Padres outfielder Bip Roberts stepped out of his sports car Sunday morning and walked down the tunnel toward the Padres clubhouse. The thought hit him like a knockout punch.
“I wondered if today was the last day I’ll play for the Padres,” Roberts said. “For two years, I’ve heard the trade talk, but this time, I’ve got a feeling it just might happen.
“I was thinking, ‘Gee, this is how my scenario here will end. People thinking I’m a malcontent. People thinking I’m a bad guy.’ I just wish people had gotten to know me before they made those judgements. It might be too late now. I think I’m out of here.”
Roberts, according to sources within the Padres organization, almost is certain to be traded in the off-season, and he could wind up wearing a Cincinnati Reds uniform.
While the Padres and Reds were finishing the season with a 3-1 Padres victory in front of 10,256 fans at San Diego Jack Murphy Stadium, general managers Joe McIlvaine of the Padres and Bob Quinn of the Reds opened trade talks that could restructure both clubs.
Although McIlvaine refused to discuss specifics of his meeting, sources said they were talking about possibilities that might rival last year’s monstrous trade with Toronto.
One source said the Padres and Reds are talking about a deal that would send Roberts, All-Star catcher Benito Santiago and a pitcher to the Reds. In return, they’d receive All-Star center fielder Eric Davis, All-Star reliever Randy Myers and catcher Joe Oliver.
“We’re going to talk again at the World Series,” McIlvaine said. “We match up well with them, and we’ll see what happens. But they seem very eager.”
Said Reds Manager Lou Piniella, who will be more involved this off-season in their trades: “Joe and I work well together, and have gotten things done in the past. We’re definitely going to be talking more, and I think seriously.”
The Padres already have offered Roberts to the Reds straight up for Myers, the source said. The Reds, however, turned down the deal, and asked for a pitcher to go along with Roberts.
Then they began to expand their trade talks, and the Padres will have to determine whether Santiago and Davis will be involved in a trade, or leave it as a package for Myers. If they decide to trade only for Myers, they probably will have to put Roberts and either pitcher Ed Whitson or Jose Melendez into the deal.
The Padres, whose most pressing need is a bullpen stopper, have been aggressive in pursuing Myers. He became expendable because of the emergence of Rob Dibble as the bullpen stopper, and there appears little doubt the Reds will trade him.
Myers, who spent half the season as a starter, was 6-13 with a 3.55 ERA this season, allowing 116 hits in 132 innings. Although he had only six saves this season, Myers averaged 27 saves each of the past three seasons.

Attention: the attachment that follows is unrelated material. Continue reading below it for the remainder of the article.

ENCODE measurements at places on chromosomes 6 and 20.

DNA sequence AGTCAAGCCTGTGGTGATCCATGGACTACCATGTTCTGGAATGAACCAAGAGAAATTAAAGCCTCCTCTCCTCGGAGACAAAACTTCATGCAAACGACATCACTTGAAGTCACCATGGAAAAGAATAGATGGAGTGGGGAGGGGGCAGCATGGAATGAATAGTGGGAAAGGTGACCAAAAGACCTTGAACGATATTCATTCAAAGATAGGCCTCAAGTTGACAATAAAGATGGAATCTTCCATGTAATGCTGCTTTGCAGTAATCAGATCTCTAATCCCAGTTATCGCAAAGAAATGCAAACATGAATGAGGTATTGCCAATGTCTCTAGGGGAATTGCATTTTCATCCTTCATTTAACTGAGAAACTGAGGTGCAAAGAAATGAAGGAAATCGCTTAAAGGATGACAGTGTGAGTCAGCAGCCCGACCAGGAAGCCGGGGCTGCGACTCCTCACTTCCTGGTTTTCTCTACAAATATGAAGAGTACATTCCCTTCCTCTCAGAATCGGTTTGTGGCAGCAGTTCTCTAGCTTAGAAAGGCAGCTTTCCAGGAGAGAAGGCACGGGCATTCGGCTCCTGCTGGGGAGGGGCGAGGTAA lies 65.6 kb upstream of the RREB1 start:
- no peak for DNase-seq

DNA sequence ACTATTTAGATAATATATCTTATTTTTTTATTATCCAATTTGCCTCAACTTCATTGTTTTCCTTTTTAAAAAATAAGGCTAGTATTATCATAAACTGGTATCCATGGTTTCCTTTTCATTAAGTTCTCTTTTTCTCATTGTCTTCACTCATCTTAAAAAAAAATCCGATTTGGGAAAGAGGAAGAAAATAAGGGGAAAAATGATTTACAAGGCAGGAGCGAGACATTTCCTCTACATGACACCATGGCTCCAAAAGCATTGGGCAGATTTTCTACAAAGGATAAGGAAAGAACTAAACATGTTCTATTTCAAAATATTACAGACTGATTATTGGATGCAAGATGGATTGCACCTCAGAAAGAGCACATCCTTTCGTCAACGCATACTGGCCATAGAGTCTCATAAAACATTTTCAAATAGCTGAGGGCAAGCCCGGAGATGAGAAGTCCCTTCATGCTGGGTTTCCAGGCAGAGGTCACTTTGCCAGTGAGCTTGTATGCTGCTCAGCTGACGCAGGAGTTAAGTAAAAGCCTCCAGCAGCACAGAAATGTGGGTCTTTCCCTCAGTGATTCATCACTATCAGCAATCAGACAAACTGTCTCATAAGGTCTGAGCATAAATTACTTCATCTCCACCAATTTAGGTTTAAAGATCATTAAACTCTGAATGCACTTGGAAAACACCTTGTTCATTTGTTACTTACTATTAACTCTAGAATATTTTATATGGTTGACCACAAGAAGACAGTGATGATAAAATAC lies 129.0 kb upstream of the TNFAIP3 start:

Although the Reds are not quite as eager to trade Davis, they apparently are willing to part with him if Santiago is involved. Davis, a two-time All-Star and three-time Gold Glove winner, has been injured most of the season and finished with the worst year of his career. He batted .235 with 11 homers and 33 RBIs after averaging 30 homers and 90 RBIs the previous five seasons.
The trouble this season, Davis said, is that he simply returned too early after sustaining a lacerated kidney in Game 3 of the World Series. Instead of returning in May, and taking the full four months off to recuperate, Davis was back playing in spring training.
“I just came back too soon, and it was probably the biggest mistake I’ve ever made in all of my life,” he said. “It’s like I donated my whole season to charity.
“It was stupid to come back that early when I tore my kidney in three places. Then I heard people question my character? Come on. Don’t judge me on 30%. Judge me next year. I’ve got something to prove, and I’m going to do things to my body I’ve never done before.”
Davis, who says he plans to gain 20 pounds in the off-season top increase his weight to 205, is eligible for free agency at the end of the 1992 season, as Santiago is. Davis, too, has heard whispers that he may be traded in the off-season, but San Diego is one of only six teams he can be traded with his permission.
“It would be tough for me to leave Cincinnati because I’ve been here all my life,” Davis said. “But San Diego, I’ve always liked playing there. If I had to leave Cincinnati, San Diego would be a place I’d enjoy playing.”
If the Padres traded for Davis, they also would assume his $3.2 million contract. Yet, the way the Padres figure it, they’d be in the same situation if they retain Santiago. He’s eligible for arbitration again, and is expected to receive at least $3 million if forced to go to another hearing.
“I don’t know what’s going to happen,” Piniella said, “but I know both sides are interested. And when both parties are interested, things can happen quickly.”
Certainly, from all indications, Roberts’ days in a Padres uniform have ended. He said goodby to his teammates and told them he won’t be returning.
“I’m out of this bleeping place,” he said. “I won’t be back here.”
Roberts, the Padres’ Most Valuable Player in 1990, was a big disappointment this season. He played in only 116 games, batting .281 with 66 runs, three homers, 32 RBIs and 26 stolen bases.
“I want to prove to people this is a disappointment for me,” Roberts said. “I also want to prove people wrong who say I’m a trouble-maker and a malcontent. Nobody ever said that about me before this year.
“I want to stay here, and prove people wrong, but I can do that if I’m traded, too. It will give me fuel for the fire and give me a burning desire to prove to myself I can play this game.”